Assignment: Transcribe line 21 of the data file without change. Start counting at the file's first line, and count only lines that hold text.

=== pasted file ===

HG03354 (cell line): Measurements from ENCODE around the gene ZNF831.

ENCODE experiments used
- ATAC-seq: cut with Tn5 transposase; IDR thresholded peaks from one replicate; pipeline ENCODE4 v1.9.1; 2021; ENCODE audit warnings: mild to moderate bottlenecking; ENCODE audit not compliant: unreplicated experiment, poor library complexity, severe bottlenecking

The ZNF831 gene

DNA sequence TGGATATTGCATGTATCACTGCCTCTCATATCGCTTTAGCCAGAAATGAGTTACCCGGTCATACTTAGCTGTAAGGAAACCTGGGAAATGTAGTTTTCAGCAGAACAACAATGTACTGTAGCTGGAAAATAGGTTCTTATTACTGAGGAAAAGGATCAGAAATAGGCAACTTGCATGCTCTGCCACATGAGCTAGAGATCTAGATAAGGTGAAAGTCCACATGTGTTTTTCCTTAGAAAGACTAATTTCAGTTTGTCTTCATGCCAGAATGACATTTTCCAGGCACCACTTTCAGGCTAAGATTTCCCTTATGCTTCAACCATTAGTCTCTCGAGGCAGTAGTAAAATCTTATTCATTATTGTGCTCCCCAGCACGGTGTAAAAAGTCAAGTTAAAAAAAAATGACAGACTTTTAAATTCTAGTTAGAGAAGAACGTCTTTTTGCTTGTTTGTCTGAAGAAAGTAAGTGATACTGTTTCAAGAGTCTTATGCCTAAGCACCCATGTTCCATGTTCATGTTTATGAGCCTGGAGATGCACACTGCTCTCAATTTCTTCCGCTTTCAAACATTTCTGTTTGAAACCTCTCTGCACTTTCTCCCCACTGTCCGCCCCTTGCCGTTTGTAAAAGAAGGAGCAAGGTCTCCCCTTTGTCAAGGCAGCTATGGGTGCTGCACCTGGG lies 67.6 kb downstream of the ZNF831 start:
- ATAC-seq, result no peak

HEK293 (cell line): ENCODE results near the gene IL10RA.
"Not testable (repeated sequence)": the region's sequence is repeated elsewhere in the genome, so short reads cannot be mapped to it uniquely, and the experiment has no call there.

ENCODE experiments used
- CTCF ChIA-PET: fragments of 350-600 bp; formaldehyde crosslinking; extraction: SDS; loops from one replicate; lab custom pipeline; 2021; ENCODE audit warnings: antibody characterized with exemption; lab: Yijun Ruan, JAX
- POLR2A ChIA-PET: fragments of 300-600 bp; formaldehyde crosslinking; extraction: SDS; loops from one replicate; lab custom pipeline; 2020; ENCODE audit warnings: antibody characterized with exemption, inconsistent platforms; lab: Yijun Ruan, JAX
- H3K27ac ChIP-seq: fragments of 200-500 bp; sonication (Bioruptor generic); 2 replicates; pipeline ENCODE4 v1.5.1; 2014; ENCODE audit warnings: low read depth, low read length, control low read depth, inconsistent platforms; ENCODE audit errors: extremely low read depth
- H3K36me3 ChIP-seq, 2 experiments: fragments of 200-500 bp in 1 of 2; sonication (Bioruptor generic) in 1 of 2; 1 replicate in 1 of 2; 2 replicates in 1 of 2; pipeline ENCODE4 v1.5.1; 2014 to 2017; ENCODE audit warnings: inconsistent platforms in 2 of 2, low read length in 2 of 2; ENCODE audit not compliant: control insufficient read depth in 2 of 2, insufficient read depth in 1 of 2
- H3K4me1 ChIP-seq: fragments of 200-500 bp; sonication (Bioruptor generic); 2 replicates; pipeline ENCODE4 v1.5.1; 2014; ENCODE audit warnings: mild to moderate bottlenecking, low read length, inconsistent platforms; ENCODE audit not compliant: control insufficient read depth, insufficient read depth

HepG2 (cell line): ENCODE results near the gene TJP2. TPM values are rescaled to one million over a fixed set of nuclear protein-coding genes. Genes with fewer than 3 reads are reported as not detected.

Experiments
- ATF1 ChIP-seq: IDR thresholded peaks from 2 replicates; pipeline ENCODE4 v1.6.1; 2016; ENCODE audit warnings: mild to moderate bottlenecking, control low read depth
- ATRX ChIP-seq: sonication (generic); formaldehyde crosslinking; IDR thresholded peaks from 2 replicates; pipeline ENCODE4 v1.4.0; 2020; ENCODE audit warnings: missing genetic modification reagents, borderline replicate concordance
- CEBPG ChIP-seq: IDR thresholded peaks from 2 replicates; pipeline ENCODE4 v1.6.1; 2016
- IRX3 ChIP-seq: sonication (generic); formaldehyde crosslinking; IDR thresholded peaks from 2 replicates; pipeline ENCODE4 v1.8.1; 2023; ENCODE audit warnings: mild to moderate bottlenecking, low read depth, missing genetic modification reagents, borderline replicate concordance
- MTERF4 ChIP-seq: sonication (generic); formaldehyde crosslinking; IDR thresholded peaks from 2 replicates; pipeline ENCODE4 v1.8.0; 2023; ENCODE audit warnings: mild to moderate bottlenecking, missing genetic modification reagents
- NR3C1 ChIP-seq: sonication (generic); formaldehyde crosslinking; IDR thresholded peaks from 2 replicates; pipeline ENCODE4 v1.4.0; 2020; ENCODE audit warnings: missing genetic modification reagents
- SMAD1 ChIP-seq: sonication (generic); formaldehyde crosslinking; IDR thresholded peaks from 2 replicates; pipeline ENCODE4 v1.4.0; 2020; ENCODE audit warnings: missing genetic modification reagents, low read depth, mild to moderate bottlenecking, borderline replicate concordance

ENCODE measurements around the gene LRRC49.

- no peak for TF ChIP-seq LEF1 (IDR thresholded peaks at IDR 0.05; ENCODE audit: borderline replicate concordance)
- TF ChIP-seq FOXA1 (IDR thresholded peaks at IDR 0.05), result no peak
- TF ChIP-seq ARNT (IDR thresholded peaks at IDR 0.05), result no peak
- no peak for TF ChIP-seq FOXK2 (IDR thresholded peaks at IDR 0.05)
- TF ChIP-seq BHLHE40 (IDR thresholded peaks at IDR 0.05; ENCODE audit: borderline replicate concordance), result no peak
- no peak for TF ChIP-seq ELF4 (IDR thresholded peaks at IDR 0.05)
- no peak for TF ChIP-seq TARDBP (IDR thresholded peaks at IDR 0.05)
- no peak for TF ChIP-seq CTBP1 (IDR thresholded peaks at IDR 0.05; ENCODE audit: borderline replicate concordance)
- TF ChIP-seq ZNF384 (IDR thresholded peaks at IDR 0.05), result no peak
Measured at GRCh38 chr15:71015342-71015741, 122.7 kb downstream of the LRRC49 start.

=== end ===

- MTERF4 ChIP-seq: sonication (generic); formaldehyde crosslinking; IDR thresholded peaks from 2 replicates; pipeline ENCODE4 v1.8.0; 2023; ENCODE audit warnings: mild to moderate bottlenecking, missing genetic modification reagents